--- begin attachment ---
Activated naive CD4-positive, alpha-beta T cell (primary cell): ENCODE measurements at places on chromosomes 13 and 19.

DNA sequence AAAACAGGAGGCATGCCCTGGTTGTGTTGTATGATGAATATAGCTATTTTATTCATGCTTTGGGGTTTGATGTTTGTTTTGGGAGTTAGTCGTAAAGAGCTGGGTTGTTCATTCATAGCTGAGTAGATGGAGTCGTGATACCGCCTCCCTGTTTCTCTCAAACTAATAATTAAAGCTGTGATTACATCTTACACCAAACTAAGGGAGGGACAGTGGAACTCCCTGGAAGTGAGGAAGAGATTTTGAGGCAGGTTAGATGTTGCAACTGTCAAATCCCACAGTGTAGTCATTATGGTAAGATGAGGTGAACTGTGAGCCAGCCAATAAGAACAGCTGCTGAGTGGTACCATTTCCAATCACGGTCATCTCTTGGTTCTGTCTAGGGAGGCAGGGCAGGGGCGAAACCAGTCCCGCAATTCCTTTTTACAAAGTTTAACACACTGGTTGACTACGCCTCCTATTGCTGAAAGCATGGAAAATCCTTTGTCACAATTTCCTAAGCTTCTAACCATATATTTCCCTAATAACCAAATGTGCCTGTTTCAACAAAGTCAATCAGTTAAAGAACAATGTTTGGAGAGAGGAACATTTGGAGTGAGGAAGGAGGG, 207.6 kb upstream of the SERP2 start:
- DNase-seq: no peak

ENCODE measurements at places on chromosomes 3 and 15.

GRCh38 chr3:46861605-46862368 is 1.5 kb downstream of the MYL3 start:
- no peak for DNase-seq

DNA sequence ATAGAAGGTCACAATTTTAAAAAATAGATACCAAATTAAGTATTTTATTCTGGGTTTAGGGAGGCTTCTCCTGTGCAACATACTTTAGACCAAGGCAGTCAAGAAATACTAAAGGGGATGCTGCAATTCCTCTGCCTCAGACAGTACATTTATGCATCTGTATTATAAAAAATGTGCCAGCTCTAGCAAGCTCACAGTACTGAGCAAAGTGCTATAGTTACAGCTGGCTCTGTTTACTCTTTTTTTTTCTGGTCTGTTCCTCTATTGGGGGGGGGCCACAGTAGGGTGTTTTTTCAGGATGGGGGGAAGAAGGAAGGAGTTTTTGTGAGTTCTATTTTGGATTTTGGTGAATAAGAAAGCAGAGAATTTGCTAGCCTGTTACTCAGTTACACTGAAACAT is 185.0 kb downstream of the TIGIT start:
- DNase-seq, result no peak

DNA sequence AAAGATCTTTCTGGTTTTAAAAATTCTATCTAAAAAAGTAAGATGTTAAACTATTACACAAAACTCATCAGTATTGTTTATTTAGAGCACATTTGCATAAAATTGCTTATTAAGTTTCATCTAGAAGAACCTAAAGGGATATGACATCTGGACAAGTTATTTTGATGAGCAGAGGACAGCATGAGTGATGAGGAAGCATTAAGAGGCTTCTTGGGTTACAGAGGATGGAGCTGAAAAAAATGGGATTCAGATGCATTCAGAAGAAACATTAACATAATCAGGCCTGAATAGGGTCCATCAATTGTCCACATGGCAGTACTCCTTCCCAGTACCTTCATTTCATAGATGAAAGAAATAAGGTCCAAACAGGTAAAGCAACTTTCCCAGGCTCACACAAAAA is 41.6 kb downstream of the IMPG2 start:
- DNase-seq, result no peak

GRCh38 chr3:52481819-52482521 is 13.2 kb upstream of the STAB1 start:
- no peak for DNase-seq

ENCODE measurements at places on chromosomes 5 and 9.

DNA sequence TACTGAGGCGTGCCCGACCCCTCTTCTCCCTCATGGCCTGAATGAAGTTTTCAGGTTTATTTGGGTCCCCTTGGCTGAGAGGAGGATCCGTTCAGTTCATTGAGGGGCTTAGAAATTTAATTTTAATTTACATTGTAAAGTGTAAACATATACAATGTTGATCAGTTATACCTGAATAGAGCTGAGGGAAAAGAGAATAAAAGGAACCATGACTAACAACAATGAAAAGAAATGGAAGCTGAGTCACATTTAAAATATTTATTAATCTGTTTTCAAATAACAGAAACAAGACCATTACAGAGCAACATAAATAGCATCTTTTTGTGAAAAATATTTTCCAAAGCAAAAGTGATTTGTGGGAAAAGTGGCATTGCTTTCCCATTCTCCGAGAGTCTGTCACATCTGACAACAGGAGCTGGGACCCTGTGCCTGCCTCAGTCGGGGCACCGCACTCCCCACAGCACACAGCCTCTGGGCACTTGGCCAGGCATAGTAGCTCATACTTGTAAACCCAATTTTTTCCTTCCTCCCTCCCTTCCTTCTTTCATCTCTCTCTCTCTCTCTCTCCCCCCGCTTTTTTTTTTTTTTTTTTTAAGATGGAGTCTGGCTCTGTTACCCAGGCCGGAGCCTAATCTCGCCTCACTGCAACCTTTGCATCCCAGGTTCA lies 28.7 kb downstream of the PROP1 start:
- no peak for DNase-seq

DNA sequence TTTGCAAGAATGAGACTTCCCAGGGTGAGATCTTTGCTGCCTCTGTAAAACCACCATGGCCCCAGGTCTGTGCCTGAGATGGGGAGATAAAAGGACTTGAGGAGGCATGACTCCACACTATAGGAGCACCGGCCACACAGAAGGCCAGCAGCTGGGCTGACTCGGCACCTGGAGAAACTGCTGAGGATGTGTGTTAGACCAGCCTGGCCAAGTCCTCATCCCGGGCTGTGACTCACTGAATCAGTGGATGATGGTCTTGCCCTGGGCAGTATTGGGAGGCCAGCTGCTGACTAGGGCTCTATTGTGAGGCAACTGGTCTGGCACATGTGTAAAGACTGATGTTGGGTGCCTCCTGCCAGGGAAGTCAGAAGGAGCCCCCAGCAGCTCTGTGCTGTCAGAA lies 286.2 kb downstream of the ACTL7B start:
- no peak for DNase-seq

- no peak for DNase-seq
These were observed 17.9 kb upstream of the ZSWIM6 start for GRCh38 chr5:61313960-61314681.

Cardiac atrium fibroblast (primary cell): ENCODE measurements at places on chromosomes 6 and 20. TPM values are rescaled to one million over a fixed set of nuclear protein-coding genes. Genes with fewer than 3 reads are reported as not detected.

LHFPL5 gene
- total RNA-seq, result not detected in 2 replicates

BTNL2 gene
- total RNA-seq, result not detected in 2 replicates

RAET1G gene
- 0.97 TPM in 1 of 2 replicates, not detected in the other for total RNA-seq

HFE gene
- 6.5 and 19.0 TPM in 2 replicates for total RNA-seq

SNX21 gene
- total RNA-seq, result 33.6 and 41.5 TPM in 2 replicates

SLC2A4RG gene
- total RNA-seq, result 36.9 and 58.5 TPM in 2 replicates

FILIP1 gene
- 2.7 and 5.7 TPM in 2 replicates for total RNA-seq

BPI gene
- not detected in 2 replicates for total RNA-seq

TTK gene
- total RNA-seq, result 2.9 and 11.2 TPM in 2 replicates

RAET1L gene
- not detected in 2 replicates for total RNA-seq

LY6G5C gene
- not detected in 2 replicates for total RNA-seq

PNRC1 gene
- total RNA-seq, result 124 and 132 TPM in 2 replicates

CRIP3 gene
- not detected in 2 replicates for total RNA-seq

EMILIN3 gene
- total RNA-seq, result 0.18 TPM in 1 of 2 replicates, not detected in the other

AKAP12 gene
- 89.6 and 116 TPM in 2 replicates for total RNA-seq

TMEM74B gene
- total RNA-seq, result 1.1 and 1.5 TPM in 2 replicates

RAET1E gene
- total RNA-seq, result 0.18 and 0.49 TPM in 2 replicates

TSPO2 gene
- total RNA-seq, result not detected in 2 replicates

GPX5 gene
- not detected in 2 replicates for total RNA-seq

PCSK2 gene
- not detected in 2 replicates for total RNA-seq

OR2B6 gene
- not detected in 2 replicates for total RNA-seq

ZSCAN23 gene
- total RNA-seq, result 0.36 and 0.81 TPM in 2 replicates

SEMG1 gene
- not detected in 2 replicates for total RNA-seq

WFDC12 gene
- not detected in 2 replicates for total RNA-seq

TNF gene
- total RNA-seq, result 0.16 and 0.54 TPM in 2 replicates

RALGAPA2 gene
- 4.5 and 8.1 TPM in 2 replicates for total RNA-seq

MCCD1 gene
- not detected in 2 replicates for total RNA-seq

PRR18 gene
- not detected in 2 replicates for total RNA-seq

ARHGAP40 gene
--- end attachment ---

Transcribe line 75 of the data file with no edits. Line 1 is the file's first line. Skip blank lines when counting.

PRR18 gene